The Piegan for a time occupied the position as middlemen in the trade with the Kootenay (also spelled Kootenai and Kutenai) and other culturally similar peoples to their immediate west, and were in direct opposition to the North West Company’s plan to expand the trade over the mountains. In particular they sought to maintain a monopoly on guns to preserve their military superiority. In one instance, a band of mounted Piegan warriors followed Thompson when he travelled from Rocky Mountain House into the mountains to meet a band of Kootenay and escort them back to the fort. The intimidation wasn’t entirely successful, and the Kootenay were able to trade pelts of wolverines, fishers, bears and over a hundred beaver. The Piegan did everything short of all-out war to prevent the commerce. Thompson persuaded the Kootenay to send a guide over the pass the following year to help him lead a pack train over the mountains, but the man was killed within a few miles of the fort.

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Nor’Westers vs. Hudson’s Bay Company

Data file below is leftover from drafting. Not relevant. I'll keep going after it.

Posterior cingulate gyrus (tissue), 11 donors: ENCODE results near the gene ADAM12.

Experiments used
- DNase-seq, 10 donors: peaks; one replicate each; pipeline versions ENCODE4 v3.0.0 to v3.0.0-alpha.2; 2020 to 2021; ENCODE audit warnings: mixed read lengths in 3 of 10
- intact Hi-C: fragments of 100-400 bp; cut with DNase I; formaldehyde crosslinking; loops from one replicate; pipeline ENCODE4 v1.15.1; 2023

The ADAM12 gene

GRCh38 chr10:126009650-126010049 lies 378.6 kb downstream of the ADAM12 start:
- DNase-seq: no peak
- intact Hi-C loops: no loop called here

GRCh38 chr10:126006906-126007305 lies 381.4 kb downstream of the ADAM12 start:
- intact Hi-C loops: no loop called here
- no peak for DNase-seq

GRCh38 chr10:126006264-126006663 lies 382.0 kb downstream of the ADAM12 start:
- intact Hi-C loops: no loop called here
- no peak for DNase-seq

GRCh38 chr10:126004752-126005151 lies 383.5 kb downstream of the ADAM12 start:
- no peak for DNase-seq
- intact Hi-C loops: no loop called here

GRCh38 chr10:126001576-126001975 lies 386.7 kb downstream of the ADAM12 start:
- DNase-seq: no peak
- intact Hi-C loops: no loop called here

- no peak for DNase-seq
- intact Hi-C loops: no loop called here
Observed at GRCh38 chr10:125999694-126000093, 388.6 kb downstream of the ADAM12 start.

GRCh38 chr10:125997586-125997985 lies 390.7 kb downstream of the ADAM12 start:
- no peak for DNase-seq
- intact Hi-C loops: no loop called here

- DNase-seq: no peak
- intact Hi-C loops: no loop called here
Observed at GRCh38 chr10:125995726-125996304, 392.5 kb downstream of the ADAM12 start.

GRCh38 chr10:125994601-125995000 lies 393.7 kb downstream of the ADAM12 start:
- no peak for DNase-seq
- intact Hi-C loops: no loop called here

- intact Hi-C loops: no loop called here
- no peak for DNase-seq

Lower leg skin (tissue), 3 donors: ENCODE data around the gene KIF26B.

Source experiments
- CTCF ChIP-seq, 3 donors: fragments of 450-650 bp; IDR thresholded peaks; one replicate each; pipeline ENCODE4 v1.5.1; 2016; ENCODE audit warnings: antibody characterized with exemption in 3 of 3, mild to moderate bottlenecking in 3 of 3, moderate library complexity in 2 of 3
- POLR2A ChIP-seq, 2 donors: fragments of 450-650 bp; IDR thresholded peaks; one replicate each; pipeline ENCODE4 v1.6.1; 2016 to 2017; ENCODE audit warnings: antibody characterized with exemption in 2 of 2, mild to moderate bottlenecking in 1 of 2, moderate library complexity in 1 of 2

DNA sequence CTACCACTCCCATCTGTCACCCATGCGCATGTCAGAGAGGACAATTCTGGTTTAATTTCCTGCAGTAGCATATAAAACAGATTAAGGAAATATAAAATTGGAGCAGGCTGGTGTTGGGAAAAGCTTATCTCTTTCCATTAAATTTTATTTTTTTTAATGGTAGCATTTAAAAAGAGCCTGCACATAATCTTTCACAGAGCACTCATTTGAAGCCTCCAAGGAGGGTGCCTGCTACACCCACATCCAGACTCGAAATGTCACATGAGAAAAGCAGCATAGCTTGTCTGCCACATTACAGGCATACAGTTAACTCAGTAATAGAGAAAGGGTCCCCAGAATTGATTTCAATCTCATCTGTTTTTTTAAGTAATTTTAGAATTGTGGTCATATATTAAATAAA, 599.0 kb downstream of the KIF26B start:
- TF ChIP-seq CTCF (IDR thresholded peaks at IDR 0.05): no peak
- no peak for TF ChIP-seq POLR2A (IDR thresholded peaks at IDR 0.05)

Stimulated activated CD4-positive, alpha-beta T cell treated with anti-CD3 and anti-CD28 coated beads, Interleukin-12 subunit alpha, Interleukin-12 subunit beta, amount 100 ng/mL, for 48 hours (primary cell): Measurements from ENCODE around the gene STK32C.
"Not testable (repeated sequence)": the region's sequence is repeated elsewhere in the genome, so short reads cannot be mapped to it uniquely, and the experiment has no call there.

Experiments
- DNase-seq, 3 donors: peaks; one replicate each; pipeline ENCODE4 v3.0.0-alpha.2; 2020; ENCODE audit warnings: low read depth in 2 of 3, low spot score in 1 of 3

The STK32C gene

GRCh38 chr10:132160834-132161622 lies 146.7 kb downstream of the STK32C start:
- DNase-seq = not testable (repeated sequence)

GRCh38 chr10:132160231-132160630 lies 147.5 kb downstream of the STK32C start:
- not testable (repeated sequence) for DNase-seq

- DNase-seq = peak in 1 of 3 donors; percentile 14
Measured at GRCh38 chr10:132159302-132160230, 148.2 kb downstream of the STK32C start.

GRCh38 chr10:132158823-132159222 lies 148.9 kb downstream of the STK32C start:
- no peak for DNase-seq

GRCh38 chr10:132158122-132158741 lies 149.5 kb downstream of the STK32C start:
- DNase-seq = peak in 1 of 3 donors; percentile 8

From The Company: The Rise and Fall of the Hudson’s Bay Empire, by Stephen Bown (Doubleday Canada, 2020), Kindle pp. 205-207:

EACH OF THE TWO COMPANIES HAD competitive advantages and disadvantages. Working against the North West Company was the fact that the Hudson’s Bay Company could get its goods by ship right into the heart of the continent, while the Nor’Westers had to transport their goods from Montreal, far to the south and east. But the Company suffered from a lack of manpower. The near-continuous wars that occupied Britain (the American War of Independence between 1775 and 1783 and the French Revolutionary and Napoleonic Wars between 1792 and 1815) deprived the Company of easy access to young male workers when they were desperately needed to staff the new inland posts. The Napoleonic Wars in particular made it difficult for the Company to recruit young men into the overseas fur trade, and it increasingly hired the mixed-blood descendants of earlier employees to take on roles within the Company hierarchy. The Company still adhered to its policy of rarely employing Indigenous people for full-time careers because it wanted them out in the bush capturing beaver, fulfilling the supply side of the business equation, for which they were uniquely suited. Over time the connotation of “mixed-blood” or “Indian” denoted economic roles and placement in the hierarchy rather than purely genetic or racial background. By the beginning of the nineteenth century, the Company still had barely five hundred employees in North America, although it relied heavily upon the contract services of countless Indigenous hunters, guides and labourers.